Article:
20 Things You Didn’t Know About Moonraker (1979)

Like Moonraker, go in search of the facts behind Sir Roger Moore’s fourth James Bond film.

Moonraker Roger Moore 1979
Eon Productions

Whilst Double-0 Seven had flirted with outer space before, Sir Roger Moore’s James Bond proved that the sky was not the limit in Moonraker (1979)!

When an American aircraft transporting a Moonraker space shuttle is destroyed en route to the UK, leaving no trace of the space shuttle, James Bond is assigned to find the Moonraker.

Starting his investigation at Drax Industries near Los Angeles, California, Bond’s suspicions are aroused by its sophisticated chairman, Hugo Drax (Michael Lonsdale). Discovering that Drax has developed strange equipment in Venice, Italy, Bond encounters undercover NASA-trained CIA agent, Dr. Holly Goodhead (Lois Chiles), who initially rebuffs his invitation to join forces.

Narrowly escaping from Venice, Double-0 Seven convinces M (Bernard Lee) to assign him to Rio de Janeiro, Brazil, where he not only discovers that Drax’s fast-paced scheme is heading truly out of this world, but that Drax is being aided by James Bond’s old adversary, Jaws (Richard Kiel).

Roger Moore’s most outrageous Double-0 Seven movie, Moonraker is a fantastic adventure that is guaranteed to entertain.

Follow a moonlight trail to discover the secrets behind the 11th Bond film...

20. Where All The Other Bonds End...This One Begins!

Moonraker Roger Moore 1979

Ian Fleming wrote his 1955 novel, Moonraker with the intention of adapting it into a movie after filmmakers expressed interest in his 1954 book, Live And Let Die.

American actor, John Payne optioned the film rights for nine months in 1955 for $1,000 with a contingency for $10,000 more if Moonraker got off the ground. However, Fleming cancelled the option when Payne claimed the film rights to the other Bond novels as well.

The Rank Organisation also delayed the project, even though Fleming provided a script. Fleming reacquired the rights in 1959 and sold them to producer, Harry Saltzman in 1961.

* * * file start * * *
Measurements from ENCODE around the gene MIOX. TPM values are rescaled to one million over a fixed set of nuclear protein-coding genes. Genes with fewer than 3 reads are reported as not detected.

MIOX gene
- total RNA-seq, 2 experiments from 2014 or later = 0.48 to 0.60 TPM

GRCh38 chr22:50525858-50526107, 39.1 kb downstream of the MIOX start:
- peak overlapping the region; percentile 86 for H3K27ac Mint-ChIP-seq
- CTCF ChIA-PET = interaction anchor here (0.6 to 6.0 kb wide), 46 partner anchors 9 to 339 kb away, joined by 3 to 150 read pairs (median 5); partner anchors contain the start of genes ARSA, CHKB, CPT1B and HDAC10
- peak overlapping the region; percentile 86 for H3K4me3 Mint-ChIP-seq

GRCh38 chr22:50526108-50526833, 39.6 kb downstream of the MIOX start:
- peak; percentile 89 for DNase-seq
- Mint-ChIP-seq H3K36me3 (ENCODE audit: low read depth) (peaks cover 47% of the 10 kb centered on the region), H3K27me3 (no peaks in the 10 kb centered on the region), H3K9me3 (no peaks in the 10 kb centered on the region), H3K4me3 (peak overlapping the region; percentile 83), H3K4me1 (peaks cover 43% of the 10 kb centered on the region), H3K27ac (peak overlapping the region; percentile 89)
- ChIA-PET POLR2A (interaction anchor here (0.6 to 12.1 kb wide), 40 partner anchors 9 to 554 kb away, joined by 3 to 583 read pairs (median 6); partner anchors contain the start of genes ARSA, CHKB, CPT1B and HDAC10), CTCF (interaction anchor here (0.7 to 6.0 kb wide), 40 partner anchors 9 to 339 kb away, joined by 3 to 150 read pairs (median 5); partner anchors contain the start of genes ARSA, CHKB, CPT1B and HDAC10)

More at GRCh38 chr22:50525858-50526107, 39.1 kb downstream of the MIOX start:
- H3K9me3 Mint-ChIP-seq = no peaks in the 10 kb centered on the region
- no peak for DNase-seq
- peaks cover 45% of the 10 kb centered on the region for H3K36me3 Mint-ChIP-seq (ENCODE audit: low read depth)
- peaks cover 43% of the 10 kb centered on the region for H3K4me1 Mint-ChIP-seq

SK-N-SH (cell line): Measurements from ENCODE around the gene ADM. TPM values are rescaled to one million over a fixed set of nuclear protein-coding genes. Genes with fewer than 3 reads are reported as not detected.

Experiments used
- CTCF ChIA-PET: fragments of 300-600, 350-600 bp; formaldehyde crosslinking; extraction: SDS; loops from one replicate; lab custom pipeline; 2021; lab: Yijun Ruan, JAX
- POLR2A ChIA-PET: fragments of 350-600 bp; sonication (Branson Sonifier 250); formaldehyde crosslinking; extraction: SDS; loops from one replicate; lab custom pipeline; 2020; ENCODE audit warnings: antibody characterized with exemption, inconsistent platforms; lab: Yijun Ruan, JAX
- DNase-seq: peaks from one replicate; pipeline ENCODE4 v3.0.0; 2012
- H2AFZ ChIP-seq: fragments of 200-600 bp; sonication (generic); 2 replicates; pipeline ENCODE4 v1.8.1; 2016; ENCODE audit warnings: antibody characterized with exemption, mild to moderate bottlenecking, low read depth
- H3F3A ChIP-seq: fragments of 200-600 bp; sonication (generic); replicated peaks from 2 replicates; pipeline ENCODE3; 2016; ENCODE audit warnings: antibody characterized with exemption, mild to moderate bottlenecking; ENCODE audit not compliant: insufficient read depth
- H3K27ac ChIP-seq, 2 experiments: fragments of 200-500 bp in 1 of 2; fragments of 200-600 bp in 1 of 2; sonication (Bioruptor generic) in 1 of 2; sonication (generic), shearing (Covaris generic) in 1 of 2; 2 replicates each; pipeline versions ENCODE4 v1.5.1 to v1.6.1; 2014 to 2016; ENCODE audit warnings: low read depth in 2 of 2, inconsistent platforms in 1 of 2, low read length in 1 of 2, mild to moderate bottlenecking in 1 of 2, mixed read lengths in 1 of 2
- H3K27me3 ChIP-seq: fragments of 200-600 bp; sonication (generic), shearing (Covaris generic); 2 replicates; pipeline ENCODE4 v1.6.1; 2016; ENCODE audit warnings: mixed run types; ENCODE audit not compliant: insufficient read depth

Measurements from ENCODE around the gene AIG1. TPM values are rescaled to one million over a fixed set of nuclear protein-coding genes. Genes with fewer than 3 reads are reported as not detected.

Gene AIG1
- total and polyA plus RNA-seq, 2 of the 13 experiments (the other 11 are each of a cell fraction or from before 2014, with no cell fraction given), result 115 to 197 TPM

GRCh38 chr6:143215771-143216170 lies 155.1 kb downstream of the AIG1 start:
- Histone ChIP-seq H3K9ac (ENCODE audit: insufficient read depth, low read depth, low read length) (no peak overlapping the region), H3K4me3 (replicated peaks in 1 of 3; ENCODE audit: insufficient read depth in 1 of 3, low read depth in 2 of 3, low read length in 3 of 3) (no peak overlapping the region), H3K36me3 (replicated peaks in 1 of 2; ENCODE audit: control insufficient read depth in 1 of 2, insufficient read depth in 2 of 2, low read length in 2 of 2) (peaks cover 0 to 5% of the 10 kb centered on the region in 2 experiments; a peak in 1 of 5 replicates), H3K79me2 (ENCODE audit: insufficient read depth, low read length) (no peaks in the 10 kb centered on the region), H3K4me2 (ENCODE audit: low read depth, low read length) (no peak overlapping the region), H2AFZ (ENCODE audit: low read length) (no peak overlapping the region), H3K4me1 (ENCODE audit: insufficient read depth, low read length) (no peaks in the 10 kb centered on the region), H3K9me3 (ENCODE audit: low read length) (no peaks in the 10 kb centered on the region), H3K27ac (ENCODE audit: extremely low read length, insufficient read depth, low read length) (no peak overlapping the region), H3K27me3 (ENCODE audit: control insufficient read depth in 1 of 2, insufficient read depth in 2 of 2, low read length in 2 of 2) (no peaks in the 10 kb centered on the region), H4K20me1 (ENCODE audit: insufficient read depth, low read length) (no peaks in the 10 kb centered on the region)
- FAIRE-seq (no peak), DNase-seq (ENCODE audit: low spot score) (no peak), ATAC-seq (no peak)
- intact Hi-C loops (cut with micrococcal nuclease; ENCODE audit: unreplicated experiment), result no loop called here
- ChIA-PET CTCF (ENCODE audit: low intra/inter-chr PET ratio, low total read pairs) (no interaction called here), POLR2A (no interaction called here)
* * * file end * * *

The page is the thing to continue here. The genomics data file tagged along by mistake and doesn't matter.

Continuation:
Eon Productions shelved Moonraker as a sequel to On Her Majesty’s Secret Service (1969), but fast-tracked it after the success of George Lucas’s Star Wars (1977). In keeping with previous larger-than-life Bond films, producer Albert R. “Cubby” Broccoli replaced Fleming’s “one piddling little rocket threatening London” with a space-age plot.

Moonraker cost a then-staggering $36 million to make, leading to strict budgetary control over the 1980s Bond films. Director, Lewis Gilbert had even made films for the cost of its telephone budget!

However, it earned $203 million worldwide and was only surpassed by GoldenEye (1995), 16 years later.


I started writing for WhatCulture in July 2020. I have always enjoyed reading and writing. I have contributed to several short story competitions and I have occasionally been fortunate enough to have my work published. During the COVID-19 lockdown, I also started reviewing films on my Facebook page. Numerous friends and contacts suggested that I should start my own website for reviewing films, but I wanted something a bit more diverse - and so here I am! My interests focus on film and television mainly, but I also occasionally produce articles that venture into other areas as well. In particular, I am a fan of the under appreciated sequel (of which there are many), but I also like the classics and the mainstream too.